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Put food top of the agenda, NFU tells Defra in consultation response

The NFU’s response to the Government’s flagship agricultural policy consultation has made clear farmers must be supported in their role as food producers.


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Put food top of the agenda, NFU tells Defra in consultation response

Though the union acknowledged there was a debate about whether food production itself qualifies as a public good, it argued there are ‘clear justifications’ for public intervention in this area.

 

The consultation response listed five public benefits associated with food production – food security; a safe and traceable supply of domestic food; support for jobs, investment and growth; high welfare standards and environmental goods.

 

NFU president Minette Batters said: “We are now on the cusp of a pivotal moment as we leave the Common Agricultural Policy and once again take sovereign control of our agricultural affairs.

 

“I am clear on what success will look like. I want British farmers and growers to remain the number one supplier of choice to the UK market, and I want British people to be able to enjoy more sustainable, quality, affordable British food at a range of different prices which suit all incomes.”


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During the ‘agricultural transition’, the union said it wanted the current structure of the Basic Payment Scheme (BPS) to be retained, with a focus on ensuring funds go to active farmers, but it refused to set an ‘arbitrary timeframe’ on the length of transition.

 

It also called on the Government to review progress no later than two years into the transition to manage any adverse effects and take account of the Brexit settlement and international trade policy.

 

Reductions in farm payments were given particular attention, with the consultation response making clear the union would be pushing for the Government to apply the same percentage reduction to all farm payments, regardless of claim size.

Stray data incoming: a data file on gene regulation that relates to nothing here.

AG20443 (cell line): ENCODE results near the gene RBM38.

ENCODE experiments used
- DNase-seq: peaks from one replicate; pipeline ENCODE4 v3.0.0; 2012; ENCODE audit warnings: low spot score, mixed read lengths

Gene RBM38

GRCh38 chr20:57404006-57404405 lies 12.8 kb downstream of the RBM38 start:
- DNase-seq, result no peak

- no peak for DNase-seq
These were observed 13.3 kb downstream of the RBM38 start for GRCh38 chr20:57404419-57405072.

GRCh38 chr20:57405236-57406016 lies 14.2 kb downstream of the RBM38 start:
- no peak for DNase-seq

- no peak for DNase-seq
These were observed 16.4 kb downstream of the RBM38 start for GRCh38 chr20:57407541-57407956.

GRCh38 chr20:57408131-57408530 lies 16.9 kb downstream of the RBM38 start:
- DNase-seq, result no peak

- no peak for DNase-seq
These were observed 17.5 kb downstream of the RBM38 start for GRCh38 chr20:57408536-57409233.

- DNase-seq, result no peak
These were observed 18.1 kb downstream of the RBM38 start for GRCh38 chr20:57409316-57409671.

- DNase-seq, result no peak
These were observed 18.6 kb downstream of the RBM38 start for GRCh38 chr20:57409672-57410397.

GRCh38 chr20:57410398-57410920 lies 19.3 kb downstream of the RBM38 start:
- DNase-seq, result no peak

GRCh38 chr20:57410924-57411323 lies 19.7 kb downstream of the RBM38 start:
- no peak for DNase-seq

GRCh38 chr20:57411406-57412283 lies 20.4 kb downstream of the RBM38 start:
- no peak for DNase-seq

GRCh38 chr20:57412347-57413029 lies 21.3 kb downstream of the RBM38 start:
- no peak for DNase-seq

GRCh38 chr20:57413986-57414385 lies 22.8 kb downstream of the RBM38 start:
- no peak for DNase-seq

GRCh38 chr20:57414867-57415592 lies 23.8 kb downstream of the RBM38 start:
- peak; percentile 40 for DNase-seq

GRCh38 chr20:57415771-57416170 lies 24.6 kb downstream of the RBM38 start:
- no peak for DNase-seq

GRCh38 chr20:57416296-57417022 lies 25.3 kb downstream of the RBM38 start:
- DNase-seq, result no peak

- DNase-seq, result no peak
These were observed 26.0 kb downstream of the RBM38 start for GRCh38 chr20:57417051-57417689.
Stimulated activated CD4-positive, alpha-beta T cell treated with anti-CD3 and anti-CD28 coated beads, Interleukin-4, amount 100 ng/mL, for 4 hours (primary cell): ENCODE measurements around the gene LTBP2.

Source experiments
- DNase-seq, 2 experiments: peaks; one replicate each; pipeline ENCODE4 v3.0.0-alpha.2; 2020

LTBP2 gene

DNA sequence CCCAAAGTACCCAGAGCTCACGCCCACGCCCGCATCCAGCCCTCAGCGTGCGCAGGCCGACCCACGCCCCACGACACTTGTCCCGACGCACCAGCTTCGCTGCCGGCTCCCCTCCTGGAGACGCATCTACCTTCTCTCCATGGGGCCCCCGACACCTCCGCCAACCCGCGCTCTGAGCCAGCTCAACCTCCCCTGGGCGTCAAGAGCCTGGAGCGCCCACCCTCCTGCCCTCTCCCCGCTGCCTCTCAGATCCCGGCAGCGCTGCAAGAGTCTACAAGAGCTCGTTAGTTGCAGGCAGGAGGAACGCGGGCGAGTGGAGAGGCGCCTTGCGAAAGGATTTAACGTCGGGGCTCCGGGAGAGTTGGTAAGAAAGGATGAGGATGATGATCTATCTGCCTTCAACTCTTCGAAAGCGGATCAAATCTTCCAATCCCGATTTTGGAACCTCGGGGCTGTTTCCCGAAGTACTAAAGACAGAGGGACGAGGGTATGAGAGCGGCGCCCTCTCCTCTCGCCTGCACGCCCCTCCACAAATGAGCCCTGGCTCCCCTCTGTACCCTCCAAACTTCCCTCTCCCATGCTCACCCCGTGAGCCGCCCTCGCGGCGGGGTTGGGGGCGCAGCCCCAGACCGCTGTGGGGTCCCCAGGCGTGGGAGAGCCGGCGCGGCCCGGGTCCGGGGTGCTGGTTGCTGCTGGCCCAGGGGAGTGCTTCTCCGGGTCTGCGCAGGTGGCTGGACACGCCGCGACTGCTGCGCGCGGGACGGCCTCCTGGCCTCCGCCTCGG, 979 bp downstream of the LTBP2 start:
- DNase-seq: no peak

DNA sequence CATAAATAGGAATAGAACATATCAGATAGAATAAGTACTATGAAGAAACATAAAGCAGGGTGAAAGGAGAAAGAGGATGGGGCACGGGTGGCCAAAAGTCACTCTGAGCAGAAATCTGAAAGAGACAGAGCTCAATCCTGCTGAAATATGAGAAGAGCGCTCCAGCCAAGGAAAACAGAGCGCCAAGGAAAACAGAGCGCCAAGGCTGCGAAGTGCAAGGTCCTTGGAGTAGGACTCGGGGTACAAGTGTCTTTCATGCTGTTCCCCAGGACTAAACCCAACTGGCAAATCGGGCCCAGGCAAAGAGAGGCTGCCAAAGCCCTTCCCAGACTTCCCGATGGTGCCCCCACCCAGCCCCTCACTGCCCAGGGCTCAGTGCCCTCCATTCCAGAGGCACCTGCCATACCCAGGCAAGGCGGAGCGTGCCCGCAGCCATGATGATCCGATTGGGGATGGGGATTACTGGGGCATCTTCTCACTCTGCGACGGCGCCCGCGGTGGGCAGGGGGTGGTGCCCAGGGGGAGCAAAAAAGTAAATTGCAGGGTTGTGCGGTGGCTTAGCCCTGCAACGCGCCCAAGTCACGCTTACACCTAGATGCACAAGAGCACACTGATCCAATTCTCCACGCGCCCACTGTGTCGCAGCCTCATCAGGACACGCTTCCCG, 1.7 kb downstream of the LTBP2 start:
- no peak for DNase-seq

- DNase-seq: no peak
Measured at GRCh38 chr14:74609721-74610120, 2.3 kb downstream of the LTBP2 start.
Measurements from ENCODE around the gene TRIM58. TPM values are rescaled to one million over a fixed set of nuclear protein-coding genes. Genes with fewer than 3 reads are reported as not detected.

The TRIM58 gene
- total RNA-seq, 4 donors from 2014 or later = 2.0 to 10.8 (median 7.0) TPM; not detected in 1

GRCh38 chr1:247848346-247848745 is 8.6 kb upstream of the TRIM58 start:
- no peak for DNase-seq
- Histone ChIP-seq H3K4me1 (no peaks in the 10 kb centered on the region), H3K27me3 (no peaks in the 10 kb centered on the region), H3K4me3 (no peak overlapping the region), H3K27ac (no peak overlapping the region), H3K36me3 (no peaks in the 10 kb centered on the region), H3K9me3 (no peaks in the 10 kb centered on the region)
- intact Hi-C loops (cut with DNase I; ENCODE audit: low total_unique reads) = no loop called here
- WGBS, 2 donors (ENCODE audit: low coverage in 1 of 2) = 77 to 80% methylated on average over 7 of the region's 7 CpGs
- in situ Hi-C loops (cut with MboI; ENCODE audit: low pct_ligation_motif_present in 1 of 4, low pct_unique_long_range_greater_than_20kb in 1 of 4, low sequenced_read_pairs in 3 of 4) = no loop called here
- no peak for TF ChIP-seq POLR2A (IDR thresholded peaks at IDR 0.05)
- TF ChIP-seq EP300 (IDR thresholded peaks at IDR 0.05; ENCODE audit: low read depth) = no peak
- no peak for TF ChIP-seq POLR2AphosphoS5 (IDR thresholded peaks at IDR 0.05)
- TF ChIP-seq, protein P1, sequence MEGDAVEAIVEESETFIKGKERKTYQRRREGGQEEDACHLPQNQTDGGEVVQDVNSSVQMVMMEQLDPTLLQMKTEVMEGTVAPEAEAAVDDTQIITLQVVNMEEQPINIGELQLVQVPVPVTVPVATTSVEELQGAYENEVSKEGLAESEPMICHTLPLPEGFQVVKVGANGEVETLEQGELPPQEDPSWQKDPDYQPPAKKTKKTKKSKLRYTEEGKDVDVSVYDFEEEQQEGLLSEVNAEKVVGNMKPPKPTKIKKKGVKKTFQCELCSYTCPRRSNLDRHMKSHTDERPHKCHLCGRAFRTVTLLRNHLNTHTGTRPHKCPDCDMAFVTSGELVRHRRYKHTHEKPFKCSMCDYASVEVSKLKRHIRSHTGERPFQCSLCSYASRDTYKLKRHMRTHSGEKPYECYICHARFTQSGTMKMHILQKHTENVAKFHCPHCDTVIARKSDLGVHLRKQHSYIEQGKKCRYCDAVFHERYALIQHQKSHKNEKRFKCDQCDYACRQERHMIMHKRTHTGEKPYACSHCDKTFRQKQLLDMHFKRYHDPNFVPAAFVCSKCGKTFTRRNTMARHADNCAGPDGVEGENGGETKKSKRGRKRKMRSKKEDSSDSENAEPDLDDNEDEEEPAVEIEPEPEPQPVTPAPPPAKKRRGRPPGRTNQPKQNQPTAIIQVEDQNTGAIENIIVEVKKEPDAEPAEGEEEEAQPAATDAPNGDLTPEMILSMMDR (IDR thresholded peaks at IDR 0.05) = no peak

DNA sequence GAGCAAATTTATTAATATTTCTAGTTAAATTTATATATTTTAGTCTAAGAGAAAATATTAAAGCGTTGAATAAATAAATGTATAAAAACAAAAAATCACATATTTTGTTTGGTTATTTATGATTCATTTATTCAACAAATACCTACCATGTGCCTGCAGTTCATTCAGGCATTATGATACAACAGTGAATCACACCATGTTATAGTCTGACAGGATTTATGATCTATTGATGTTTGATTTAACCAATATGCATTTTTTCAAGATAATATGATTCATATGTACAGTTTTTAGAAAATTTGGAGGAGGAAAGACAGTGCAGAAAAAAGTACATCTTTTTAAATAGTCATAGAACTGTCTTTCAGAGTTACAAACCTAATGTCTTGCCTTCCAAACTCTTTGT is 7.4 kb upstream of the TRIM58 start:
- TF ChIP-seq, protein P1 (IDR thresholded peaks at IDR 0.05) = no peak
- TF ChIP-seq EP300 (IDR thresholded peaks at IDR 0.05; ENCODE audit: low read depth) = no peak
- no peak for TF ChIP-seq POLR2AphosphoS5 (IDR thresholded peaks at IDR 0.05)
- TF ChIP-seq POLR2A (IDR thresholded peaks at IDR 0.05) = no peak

It was suggested the money saved should be used to fund alternative programmes and pilots.

Other key asks from the union

  • Make any future agri-environment scheme as inclusive as possible and move away from income foregone rules to ensure it delivers a fair reward to applicants
  • Provide British farmers with the means to mitigate volatility and improve productivity for as long as their competitors are being subsidised and supply chains are failing to deliver fair returns to the producer
  • Ensure the drive to increase public access does not disadvantage farmers by increasing their exposure to risk of livestock worrying and animal disease or conflicting with delivery of environmental outcomes
  • Recognise farmers outside of the uplands face their own unique challenges
  • Ensure all Government departments create the conditions necessary for profitable farming, whether through labour ability, taxation rules or the planning process
  • Establish regular, formal and co-operative arrangements to ensure differences in agricultural policy across the UK do not interfere with the domestic single market
  • Set out a budgetary framework to provide certainty for farmers in the Agriculture Bill
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